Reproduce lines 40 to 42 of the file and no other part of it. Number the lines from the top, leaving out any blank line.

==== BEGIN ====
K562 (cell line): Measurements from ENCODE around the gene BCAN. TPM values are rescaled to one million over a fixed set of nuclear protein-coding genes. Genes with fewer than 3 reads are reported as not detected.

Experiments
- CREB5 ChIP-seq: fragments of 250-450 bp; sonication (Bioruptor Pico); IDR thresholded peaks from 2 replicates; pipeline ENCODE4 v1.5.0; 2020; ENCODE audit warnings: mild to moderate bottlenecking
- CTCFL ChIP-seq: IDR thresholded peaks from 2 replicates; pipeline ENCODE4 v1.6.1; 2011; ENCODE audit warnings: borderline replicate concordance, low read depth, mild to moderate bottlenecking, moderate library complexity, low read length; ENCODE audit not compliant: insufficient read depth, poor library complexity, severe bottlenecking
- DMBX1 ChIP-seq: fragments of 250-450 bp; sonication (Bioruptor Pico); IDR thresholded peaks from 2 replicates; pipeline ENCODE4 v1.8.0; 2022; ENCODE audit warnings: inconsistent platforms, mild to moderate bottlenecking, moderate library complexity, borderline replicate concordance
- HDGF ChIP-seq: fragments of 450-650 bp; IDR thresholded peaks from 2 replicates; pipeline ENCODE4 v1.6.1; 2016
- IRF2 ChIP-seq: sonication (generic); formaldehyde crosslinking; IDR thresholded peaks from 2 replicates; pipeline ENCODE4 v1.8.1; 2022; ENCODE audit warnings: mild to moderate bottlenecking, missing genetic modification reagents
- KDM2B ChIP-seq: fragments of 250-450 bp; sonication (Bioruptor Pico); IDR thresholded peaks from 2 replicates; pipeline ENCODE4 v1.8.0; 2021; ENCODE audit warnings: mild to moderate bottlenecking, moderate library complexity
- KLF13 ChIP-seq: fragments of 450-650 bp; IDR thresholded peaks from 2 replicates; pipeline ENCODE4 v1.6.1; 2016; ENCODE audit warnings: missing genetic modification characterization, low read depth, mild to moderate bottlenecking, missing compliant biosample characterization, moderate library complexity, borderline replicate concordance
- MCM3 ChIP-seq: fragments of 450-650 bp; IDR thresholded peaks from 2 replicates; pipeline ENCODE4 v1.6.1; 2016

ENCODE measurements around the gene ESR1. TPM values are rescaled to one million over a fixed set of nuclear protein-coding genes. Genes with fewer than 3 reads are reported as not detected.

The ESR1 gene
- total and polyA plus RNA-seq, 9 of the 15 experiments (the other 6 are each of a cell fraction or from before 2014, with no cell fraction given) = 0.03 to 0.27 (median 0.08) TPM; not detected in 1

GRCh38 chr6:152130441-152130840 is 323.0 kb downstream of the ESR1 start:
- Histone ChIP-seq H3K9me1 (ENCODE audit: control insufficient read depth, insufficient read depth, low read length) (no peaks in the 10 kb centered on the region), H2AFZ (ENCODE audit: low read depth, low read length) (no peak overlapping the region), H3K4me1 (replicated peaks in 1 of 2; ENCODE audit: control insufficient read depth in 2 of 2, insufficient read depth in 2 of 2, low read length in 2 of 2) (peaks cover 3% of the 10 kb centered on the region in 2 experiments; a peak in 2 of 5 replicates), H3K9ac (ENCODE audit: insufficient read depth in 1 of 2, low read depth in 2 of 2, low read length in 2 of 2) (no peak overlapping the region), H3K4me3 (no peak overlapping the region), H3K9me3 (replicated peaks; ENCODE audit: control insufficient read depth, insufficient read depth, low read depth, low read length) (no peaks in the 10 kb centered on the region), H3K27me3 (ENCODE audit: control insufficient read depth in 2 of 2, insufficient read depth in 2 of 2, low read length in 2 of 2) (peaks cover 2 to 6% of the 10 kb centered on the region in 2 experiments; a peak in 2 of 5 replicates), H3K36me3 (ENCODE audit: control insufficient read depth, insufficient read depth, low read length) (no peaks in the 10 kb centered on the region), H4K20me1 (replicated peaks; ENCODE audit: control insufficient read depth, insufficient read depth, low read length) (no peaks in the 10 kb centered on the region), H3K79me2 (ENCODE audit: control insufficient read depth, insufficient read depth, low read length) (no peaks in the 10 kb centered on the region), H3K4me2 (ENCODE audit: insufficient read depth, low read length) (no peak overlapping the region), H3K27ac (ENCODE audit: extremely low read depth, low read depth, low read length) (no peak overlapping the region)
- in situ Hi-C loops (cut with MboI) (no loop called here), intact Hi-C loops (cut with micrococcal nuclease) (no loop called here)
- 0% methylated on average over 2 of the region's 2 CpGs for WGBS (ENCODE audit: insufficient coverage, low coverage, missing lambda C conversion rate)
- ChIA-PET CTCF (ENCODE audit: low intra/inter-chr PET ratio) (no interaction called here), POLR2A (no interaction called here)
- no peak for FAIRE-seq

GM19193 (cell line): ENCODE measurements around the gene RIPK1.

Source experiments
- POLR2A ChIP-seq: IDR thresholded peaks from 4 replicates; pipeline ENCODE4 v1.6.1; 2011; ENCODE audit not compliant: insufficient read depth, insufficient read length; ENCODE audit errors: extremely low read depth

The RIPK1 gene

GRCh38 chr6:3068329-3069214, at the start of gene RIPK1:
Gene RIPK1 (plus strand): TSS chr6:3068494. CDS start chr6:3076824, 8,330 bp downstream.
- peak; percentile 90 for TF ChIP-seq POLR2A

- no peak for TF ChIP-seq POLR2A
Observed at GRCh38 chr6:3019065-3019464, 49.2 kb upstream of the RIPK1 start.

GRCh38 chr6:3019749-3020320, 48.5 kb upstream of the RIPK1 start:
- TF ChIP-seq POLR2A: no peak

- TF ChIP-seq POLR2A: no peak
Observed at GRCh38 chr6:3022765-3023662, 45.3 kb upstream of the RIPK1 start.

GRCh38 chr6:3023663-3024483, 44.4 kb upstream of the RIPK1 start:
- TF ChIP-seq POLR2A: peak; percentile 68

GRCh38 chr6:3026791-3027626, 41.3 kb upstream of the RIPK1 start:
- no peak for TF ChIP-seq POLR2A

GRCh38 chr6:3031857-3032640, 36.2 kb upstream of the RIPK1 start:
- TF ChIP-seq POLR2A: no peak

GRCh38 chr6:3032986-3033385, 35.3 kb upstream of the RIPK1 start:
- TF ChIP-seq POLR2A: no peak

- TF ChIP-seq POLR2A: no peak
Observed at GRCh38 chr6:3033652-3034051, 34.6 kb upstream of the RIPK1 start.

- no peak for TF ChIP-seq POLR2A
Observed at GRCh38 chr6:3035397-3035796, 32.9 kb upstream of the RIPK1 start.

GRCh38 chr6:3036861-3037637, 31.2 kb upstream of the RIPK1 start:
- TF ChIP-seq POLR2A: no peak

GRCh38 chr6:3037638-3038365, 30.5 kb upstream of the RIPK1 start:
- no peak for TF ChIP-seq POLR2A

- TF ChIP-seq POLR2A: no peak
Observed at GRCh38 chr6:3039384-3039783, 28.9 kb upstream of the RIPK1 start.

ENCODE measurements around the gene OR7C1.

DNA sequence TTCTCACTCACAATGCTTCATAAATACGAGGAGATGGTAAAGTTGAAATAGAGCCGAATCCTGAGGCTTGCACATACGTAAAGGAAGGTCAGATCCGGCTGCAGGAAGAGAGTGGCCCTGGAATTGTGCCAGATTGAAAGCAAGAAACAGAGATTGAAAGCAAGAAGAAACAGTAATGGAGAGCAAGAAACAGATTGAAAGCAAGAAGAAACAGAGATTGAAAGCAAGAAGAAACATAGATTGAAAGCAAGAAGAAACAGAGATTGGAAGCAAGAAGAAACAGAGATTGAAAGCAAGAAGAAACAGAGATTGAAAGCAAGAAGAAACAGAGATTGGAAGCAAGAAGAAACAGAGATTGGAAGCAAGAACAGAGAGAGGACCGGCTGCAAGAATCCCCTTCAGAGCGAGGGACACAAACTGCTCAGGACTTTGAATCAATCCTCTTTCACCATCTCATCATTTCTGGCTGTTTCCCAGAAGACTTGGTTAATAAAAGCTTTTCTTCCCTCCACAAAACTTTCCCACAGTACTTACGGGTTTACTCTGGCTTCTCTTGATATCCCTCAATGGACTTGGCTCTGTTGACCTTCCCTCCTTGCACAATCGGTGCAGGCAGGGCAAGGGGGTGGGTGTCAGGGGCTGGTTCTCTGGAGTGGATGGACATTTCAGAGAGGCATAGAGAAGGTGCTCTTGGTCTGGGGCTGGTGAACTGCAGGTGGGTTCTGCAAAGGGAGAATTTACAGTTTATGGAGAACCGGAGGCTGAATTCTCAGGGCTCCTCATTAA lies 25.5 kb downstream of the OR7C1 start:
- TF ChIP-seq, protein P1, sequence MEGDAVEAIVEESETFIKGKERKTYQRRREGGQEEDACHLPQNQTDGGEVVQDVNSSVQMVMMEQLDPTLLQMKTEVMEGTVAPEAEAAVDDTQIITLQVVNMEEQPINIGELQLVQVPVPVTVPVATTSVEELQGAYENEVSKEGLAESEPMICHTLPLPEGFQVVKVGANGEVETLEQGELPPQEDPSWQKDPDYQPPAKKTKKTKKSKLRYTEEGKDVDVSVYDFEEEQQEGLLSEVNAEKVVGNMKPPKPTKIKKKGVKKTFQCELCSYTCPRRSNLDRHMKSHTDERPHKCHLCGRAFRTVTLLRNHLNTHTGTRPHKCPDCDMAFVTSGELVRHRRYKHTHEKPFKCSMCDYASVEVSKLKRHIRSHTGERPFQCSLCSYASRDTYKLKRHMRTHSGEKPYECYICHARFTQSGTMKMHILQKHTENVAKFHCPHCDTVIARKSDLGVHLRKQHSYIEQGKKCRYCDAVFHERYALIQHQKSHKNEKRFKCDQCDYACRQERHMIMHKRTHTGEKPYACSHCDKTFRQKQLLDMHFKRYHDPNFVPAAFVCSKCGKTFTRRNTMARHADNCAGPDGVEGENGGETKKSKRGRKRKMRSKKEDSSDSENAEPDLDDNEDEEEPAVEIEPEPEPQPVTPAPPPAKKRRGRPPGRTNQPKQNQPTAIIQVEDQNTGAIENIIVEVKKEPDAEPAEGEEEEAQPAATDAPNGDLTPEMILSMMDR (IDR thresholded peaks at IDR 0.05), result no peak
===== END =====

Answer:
- TF ChIP-seq POLR2A: no peak

- TF ChIP-seq POLR2A: no peak
Observed at GRCh38 chr6:3033652-3034051, 34.6 kb upstream of the RIPK1 start.